DVD The Headless Woman (DVD 6262961),
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The Headless Woman
Region 1 USA/CA (
After only three features, Lucrecia Martel has firmly established herself as one of world cinema's most distinctive visionaries. Following up on her subliminally atmospheric LA CIENAGA and THE HOLY GIRL, Martel goes even deeper into cinematic obliqueness with THE HEADLESS WOMAN. The story concerns Veronica (Maria Onetto), who accidentally hits something while driving one day. To the viewer, it appears to be a dog, but Veronica is unable to shake the fear that she killed a young boy. As the days wear on, she has trouble recalling even the most basic details of her life, to the point where she appears to be suffering from amnesia. Or is she simply trying to deny the truth about what really happened? All signs point to her being in the clear, yet just when she begins to feel okay another mysterious coincidence arises that makes her doubt herself once again.
Martel challenges viewers in a way that will cause many to scratch their heads, but this is clearly calculated behavior on her part. By using clever sound design and exquisitely framed images, she creates a palpable tension that makes THE HEADLESS WOMAN feel like a most unlikely thriller. She is also driven by a desire to expose the horrific divides in Argentina's class system, making the film as much a work of social commentary as a fine example of thought-provoking entertainment. THE HEADLESS WOMAN is a film that demands multiple viewings to break through its mysterious surface.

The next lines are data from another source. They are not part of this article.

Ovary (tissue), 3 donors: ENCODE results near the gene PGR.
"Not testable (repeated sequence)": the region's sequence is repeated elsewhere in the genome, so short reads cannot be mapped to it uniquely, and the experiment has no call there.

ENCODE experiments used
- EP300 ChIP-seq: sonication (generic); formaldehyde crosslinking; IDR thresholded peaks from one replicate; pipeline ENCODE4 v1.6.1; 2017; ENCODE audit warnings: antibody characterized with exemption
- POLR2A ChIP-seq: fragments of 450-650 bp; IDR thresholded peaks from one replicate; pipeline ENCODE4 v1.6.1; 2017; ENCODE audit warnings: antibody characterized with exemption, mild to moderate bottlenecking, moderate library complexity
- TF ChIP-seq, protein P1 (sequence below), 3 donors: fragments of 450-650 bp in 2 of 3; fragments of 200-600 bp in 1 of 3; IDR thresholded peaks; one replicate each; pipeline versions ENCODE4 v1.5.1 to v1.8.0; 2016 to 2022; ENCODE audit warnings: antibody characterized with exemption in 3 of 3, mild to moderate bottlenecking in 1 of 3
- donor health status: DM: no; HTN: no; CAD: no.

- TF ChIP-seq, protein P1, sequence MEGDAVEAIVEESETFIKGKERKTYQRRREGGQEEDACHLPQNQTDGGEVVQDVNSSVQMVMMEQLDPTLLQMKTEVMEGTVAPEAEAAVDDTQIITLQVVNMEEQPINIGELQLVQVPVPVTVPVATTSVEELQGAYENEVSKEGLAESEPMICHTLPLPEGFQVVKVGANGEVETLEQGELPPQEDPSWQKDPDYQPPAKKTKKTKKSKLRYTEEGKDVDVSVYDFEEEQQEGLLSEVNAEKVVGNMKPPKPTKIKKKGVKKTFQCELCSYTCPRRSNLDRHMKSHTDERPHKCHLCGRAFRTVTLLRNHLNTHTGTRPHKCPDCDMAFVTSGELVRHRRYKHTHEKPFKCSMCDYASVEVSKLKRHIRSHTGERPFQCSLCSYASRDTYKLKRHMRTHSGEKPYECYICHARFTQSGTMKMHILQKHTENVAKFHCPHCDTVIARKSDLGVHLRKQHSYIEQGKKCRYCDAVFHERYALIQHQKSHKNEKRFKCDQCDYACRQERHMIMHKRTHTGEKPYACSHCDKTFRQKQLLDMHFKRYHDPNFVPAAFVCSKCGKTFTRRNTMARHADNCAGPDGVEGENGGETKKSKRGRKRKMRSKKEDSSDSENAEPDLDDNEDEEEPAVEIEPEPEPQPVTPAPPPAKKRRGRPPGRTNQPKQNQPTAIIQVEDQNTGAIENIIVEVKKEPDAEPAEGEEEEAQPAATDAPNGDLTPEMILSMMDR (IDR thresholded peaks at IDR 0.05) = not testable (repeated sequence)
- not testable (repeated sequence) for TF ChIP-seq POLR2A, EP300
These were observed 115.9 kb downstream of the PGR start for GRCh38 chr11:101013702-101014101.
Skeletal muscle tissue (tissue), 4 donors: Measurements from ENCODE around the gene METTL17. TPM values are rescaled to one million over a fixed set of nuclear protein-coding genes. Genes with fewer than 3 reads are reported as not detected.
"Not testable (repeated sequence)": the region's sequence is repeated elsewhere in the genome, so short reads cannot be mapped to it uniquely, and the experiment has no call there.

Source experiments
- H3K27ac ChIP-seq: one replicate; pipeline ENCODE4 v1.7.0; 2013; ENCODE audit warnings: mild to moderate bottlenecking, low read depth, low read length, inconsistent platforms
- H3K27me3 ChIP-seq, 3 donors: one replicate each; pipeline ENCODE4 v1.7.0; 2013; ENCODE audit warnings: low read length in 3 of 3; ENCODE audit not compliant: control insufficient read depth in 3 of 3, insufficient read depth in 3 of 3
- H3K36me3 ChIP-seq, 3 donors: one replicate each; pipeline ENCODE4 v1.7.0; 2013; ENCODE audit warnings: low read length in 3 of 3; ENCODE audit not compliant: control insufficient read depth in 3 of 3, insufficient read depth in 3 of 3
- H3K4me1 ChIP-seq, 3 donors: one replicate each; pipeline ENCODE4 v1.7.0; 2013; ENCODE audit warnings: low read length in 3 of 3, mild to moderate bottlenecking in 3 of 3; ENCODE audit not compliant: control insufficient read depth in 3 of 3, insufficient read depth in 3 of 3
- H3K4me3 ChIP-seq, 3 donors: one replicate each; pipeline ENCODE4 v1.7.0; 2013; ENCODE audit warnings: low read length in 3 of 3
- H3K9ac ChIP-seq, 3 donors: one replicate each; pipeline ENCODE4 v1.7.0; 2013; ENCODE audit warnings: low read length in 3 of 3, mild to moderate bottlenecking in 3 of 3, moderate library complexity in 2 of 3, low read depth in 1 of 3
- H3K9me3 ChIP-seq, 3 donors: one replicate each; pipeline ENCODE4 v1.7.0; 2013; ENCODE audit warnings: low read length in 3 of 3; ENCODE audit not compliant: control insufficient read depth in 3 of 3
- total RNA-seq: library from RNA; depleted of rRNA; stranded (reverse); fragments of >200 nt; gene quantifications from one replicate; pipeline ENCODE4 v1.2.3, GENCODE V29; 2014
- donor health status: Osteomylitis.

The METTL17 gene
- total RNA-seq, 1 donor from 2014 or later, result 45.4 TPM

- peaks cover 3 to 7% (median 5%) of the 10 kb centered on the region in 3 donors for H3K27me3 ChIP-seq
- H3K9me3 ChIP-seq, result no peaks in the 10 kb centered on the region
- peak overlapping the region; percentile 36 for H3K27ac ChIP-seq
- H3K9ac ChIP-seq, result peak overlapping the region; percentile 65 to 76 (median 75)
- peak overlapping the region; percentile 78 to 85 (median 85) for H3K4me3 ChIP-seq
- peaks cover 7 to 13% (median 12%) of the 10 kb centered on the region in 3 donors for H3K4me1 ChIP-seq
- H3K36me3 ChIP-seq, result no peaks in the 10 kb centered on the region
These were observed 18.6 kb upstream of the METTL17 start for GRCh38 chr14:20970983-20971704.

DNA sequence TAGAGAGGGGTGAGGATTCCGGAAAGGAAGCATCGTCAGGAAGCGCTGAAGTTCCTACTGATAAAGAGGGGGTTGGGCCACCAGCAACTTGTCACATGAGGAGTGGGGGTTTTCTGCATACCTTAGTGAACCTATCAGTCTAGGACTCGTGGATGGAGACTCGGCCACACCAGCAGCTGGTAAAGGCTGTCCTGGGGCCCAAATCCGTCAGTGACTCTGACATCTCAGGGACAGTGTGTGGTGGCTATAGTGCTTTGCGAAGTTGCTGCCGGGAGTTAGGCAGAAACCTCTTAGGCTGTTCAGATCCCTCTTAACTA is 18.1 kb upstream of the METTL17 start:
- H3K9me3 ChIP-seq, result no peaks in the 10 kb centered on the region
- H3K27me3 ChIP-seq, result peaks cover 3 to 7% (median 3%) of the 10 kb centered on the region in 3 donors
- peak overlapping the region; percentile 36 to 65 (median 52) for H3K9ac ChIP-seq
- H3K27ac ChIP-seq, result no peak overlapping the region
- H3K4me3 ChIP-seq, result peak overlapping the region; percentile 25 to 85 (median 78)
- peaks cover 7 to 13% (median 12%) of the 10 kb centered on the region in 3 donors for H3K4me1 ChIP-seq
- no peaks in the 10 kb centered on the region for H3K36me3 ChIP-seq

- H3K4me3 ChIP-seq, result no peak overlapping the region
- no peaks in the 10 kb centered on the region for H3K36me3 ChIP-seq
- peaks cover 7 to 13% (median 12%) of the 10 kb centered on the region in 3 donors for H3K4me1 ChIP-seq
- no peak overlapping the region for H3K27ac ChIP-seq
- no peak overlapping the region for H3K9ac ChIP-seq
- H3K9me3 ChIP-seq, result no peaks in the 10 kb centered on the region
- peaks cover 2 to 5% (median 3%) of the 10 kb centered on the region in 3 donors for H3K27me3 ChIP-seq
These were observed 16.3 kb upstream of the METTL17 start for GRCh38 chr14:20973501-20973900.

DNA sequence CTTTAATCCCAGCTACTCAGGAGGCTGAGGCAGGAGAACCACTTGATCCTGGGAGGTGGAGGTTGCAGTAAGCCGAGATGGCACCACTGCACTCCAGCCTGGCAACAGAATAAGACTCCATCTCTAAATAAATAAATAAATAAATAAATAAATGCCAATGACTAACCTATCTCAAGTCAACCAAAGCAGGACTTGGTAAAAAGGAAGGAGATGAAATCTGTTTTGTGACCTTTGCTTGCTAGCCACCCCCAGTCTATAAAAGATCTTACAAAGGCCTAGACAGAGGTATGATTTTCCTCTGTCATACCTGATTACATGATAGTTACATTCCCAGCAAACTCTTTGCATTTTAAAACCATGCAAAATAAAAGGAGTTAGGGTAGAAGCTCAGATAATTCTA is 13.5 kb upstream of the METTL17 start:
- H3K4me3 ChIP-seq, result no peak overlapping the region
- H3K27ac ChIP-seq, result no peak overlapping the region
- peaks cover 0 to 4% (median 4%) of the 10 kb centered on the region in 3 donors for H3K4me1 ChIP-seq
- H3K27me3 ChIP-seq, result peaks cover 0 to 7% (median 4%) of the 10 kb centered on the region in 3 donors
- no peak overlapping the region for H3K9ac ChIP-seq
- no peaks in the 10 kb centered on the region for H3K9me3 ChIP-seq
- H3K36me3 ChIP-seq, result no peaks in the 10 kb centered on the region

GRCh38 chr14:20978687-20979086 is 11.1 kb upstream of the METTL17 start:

Cesar Bordon, Daniel Genoud, Maria Onetto, Guillermo Arengo, Ines Efron, Maria Vaner, Claudia Cantero
"A full appreciation of Lucrecia Martel's elegant, rain-soaked film, THE HEADLESS WOMAN, requires the concentration and eye for detail of a forensic detective. Every frame of this brilliant, maddeningly enigmatic puzzle of a movie contains crucial information..."
New York Times
"[Martel] succeeds in the accumulated effects of her dense soundtrack and artful compositions; where other filmmakers might see themselves as storytellers, she evokes this woman's narrow perspective in every minute detail." -- Grade: A-
"[T]his subtle, elliptical film evokes its own kind of nightmarish situation....Martel continues to explore the consequences of self-absorbed upper-middle-class obtuseness and complacency."
Los Angeles Times
4 stars out of 5 -- "[A] stringently controlled Antonionian exercise in bourgeois alienation that's strewn with furtive references to Hitchcock..."
"[Martel's] most overtly political film to date....It is ultimately the most enigmatic, accomplished and rewarding."
Sight and Sound
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